Home » Articles » The Islamic Rule of Lenity: Judicial Discretion and Legal Canons

The Islamic Rule of Lenity: Judicial Discretion and Legal Canons

PDF · Intisar A. Rabb · Jun-15-2012 · 44 VAND. J. TRANSNAT'L L. 1299 (2011)

This Article explores an area of close parallel between legal doctrines in the contexts of Islamic law and American legal theory. In criminal law, both traditions espouse a type of “rule of lenity”—that curious common law rule that instructs judges not to impose criminal sanctions in cases of doubt. The rule is curious because criminal law is a peremptory expression of legislative will. However, the rule of lenity would seem to encourage courts to disregard one of the most fundamental principles of Islamic and American legislation and adjudication: judicial deference to legislative supremacy. In the Islamic context, such a rule would be even more curious, allowing Muslim judges to disregard a deference rule even more entrenched than the American one: a divine legislative supremacy to which judicial deference should be absolute. Yet, there is an “Islamic rule of lenity” that pervades Islamic criminal law. This Article examines the operation of and justifications for the lenity rule in the American and Islamic contexts against the backdrop of theories of law and legislative supremacy that underlie both. In both contexts, the lenity rule acts serves to expand the operation of judicial discretion. But whereas the use of American lenity is fraught and limited, Islamic lenity is relatively uncontroversial and expansive.  With the Islamic rule of lenity, we see both stronger legislative supremacy doctrines and more assertions (albeit hidden) of judicial authority to legislate. An examination of the role of lenity in Islamic law with respect to American law explains differences in the scope and exercise of judicial discretion in each legal system. It can also lead us to reconsider common public law theories that characterize rules of deference to doctrines of legislative supremacy and nondelegation as a constraint on judicial discretion.




Leave a Reply

ExpressO Top 10 Law Review

ANNOUNCEMENTS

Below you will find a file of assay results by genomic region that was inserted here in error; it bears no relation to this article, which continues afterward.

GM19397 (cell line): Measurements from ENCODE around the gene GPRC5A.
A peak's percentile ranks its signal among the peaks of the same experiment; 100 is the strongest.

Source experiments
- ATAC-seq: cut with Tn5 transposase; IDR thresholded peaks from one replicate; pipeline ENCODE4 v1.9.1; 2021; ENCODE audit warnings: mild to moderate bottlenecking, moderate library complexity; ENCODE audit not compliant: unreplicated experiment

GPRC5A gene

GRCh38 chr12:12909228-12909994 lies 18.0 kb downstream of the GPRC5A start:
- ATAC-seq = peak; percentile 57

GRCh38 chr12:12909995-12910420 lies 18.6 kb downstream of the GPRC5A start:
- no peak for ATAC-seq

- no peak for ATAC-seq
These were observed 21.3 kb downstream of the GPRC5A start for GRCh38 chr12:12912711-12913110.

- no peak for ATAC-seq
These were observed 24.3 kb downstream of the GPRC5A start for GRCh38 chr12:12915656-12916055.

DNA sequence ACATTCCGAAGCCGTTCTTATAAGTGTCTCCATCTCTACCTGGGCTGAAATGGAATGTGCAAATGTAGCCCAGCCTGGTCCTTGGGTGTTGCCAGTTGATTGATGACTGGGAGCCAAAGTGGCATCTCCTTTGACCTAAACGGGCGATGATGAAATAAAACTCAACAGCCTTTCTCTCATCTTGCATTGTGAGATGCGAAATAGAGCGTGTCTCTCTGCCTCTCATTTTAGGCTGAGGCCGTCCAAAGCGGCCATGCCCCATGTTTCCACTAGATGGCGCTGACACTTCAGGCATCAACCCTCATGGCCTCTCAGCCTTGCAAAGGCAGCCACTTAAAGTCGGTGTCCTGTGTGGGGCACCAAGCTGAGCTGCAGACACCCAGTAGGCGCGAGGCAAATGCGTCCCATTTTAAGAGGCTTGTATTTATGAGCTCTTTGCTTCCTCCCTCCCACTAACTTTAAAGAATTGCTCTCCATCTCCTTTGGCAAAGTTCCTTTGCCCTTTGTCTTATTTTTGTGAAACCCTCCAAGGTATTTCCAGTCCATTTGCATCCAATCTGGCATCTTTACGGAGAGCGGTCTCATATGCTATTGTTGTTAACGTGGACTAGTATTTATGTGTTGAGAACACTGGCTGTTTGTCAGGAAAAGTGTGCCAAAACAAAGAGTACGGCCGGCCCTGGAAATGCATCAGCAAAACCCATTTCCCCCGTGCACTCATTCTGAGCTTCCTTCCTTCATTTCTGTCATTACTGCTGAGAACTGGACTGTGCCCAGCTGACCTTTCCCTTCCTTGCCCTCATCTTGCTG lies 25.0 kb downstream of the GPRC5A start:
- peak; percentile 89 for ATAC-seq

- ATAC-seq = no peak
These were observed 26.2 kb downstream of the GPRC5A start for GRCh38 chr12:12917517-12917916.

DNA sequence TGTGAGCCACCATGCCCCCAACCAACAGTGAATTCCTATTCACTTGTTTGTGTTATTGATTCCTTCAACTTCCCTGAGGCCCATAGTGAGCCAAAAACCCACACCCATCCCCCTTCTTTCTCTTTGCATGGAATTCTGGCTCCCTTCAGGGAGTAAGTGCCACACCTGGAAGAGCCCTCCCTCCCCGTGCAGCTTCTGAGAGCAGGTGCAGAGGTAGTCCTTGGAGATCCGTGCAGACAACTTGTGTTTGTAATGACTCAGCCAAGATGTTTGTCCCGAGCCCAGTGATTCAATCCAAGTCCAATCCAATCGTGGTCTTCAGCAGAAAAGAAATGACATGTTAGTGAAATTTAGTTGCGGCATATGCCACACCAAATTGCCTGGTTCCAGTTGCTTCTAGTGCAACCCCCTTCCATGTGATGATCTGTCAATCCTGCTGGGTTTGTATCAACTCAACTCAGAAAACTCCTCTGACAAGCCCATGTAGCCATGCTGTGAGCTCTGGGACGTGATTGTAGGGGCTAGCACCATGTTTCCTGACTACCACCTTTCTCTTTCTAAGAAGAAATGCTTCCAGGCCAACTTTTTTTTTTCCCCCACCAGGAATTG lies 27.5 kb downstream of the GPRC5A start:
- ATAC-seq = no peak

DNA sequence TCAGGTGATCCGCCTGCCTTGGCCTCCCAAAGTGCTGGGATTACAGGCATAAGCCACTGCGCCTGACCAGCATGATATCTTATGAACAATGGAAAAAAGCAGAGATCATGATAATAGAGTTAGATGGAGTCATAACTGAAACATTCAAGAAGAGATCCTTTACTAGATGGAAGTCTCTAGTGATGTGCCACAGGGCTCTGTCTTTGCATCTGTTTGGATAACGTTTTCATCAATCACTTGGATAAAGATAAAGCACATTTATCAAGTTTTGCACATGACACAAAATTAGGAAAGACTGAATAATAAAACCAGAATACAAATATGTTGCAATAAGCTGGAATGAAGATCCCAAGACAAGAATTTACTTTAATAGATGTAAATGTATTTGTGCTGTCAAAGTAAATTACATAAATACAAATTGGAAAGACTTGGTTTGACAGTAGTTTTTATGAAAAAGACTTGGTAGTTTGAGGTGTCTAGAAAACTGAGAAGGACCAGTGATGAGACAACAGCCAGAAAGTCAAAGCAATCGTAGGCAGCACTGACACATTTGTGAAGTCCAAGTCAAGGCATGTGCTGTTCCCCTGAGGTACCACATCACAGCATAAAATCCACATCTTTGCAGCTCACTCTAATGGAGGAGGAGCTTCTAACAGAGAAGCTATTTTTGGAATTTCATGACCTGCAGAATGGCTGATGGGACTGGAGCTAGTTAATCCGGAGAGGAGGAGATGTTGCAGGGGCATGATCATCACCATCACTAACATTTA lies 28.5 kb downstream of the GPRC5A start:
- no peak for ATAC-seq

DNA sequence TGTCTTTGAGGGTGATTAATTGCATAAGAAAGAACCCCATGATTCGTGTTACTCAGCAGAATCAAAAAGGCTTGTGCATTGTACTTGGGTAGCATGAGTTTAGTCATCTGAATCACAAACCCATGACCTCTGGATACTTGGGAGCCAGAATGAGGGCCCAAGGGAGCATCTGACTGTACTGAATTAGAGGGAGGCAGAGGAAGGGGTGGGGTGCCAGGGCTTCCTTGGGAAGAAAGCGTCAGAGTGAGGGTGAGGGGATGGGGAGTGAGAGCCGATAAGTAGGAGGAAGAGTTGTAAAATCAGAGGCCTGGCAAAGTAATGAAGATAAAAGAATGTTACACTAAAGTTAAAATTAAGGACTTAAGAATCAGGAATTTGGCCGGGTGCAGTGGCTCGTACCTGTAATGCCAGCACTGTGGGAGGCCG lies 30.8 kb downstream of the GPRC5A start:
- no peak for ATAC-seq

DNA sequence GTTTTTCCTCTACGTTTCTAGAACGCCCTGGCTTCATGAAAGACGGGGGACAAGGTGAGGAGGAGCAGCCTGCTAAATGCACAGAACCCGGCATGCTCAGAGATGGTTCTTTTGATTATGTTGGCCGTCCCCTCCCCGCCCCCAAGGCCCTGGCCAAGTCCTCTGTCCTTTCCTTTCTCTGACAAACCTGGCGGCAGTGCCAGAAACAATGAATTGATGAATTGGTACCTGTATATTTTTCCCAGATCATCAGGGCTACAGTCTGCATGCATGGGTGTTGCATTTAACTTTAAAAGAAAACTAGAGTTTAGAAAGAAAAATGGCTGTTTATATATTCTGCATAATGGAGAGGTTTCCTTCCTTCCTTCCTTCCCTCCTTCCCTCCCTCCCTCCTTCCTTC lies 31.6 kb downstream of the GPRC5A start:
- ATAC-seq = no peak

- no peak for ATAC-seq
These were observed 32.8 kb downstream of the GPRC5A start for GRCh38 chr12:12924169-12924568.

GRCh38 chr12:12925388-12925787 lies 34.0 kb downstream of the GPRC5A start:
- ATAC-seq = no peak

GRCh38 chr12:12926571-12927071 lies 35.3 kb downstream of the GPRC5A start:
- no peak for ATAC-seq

The Vanderbilt Journal of Transnational Law has confirmed the schedule and panelists for its 2015 Symposium, This is Not a Drill: Confronting Legal Issues in the Wake of International Disasters.

Read the Journal’s latest issue (Vol. 47 No. 5) here.

The Vanderbilt Journal of Transnational Law mourns the death of its founder, Professor Harold G. Maier.

We are pleased to announce the 2014-2015 Board of Editors and 2014-2015 Editorial Staff Members.

Please join us in congratulating the Vanderbilt Journal of Transnational Law 2013-2014 Annual Award Winners.

Coming up:

The Vanderbilt Journal of Transnational Law invites you to its 2015 Symposium, This is Not a Drill: Confronting Legal Issues in the Wake of International Disasters.

Recent and dire international disasters, both environmental and humanitarian, have left legacies not only of destruction and destitution, but also of an uncertain legal landscape. The Symposium will address current and pressing international-disaster-response topics. These will include environmental effects, disaster assistance, humanitarian assistance, and criminal processes and sanctions in the wake of various types of international disasters. Symposium participants will include leading scholars from across the country.

The 2015 Symposium will take place on Friday, February 13, 2015 at Vanderbilt Law School, 131 21st Avenue South, Nashville, TN 37203. A detailed schedule will be available soon.

For information on the 2015 Symposium, as well as past symposia hosted by the Journal, please visit the Symposium page.

Explore Other Vanderbilt Law Resources